# E N E R G Y ... F S

```E NE RG Y MAT TER S
FACT SHEET 5: BENCHMARKING
What is benchmarking?
When setting out to improve the energy
would be handy if you had some idea of
how you were going as you made changes.
Hence, you keep track of your energy
and gas bills as they come in (see Fact
Sheet: Understanding You Electricity
Bill).
This is one type of benchmarking,
which refers to a point of reference (a
standard) which you can compare to, as a
Another type of benchmarking
activities or facilities, particularly those
known to be doing something (eg energy
efficiency) well. It allows you to have a
target to aim at.
It also tells you how far you can
probably improve, since if you find that
your energy consumption is very close to
the benchmark house, you may not
achieve much in the way of savings.
Exercise 1
Can you see any problems with using
someone else’s house as a benchmark for
Energy rating schemes
As you probably know, whitegoods, such
as washing machines and fridges, have a
star rating for their energy efficiency (see
Fact Sheet: The Star Rating for
Appliances). The same sort of idea is also
applied to buildings, large and small.
Some planning authorities (eg state and
local governments) are starting to use
these systems as part of the approval
process for new buildings and renovations.
Generally, the process for calculating
the star rating is quite complex, requiring
expensive software and beyond the ability
of a normal householder.
Australian examples of these systems
include the Building Sustainability Index
(BASIX - New South Wales) and the
Nationwide House Energy Rating Scheme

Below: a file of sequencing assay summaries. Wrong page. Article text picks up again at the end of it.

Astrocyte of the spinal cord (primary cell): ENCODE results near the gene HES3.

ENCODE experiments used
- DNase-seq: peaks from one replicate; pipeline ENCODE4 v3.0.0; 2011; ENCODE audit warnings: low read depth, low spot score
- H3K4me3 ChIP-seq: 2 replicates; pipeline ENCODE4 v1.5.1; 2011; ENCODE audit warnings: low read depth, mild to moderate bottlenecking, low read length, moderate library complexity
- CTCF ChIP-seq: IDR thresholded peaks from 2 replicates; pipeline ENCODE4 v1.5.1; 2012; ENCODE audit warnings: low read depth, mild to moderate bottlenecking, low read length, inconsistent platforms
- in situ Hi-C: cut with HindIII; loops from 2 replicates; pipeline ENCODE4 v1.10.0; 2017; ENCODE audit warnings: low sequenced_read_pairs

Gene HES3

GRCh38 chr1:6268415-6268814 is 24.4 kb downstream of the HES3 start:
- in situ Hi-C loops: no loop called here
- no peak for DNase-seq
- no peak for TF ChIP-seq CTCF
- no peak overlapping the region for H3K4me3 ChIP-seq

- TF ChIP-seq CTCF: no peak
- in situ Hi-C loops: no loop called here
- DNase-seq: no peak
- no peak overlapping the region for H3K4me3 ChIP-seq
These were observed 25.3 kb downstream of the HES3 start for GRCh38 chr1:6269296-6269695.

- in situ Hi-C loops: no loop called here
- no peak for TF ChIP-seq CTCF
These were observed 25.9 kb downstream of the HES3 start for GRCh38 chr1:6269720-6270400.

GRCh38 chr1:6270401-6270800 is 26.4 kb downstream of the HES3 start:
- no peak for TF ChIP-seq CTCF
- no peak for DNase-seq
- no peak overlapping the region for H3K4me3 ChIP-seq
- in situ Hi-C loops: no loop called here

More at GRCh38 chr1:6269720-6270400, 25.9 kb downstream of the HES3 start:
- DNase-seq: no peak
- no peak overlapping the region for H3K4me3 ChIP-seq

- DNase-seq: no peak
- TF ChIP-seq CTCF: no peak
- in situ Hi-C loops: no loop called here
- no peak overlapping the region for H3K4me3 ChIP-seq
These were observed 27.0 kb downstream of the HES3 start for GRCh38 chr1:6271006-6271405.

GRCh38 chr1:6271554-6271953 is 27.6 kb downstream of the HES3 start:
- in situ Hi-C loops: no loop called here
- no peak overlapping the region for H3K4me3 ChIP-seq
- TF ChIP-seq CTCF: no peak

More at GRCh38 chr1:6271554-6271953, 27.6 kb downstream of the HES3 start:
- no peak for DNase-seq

(NatHERS - national).
Overseas, a simpler (and therefore
less powerful) measure called the Energy
Use Index (EUI) is used. It is the amount
of energy consumed over one year per unit
area of a building
It can be used to compare energy
consumption to similar building types or if
a particular building is renovated.
How to calculate the EUI
1.
Multiply the total kWhr of electricity
for the year, based on the power
bills, by 3.6.
2.
If gas is used, and the units are in
MJ, then leave as is. If the units are
different, find the conversion factor
to convert to MJ.
3.
Add the two energy quantities (in
MJ) together).
4.
Divide the total MJ by the floor area
of the building in square metres.
This is the EUI.
Small simple building types, such as
houses, schools and shopfront-type offices
typically would score around 750 (on
average), while more energy-intensive
commercial/service facilities such as
supermarkets or hospitals would score
above 2000. Obviously the lower the
better, but climatic factors complicate this
further.
Exercise 2
Calculate the EUI for a house with the
following energy use:
•
the floor area is 115 m2
•
electricity per quarter: 2342, 2210,
2178, 2562 kWhr
•
gas per quarter : 8710, 8924, 9012,
8634 MJ
How does its EUI compare to typical
house values?
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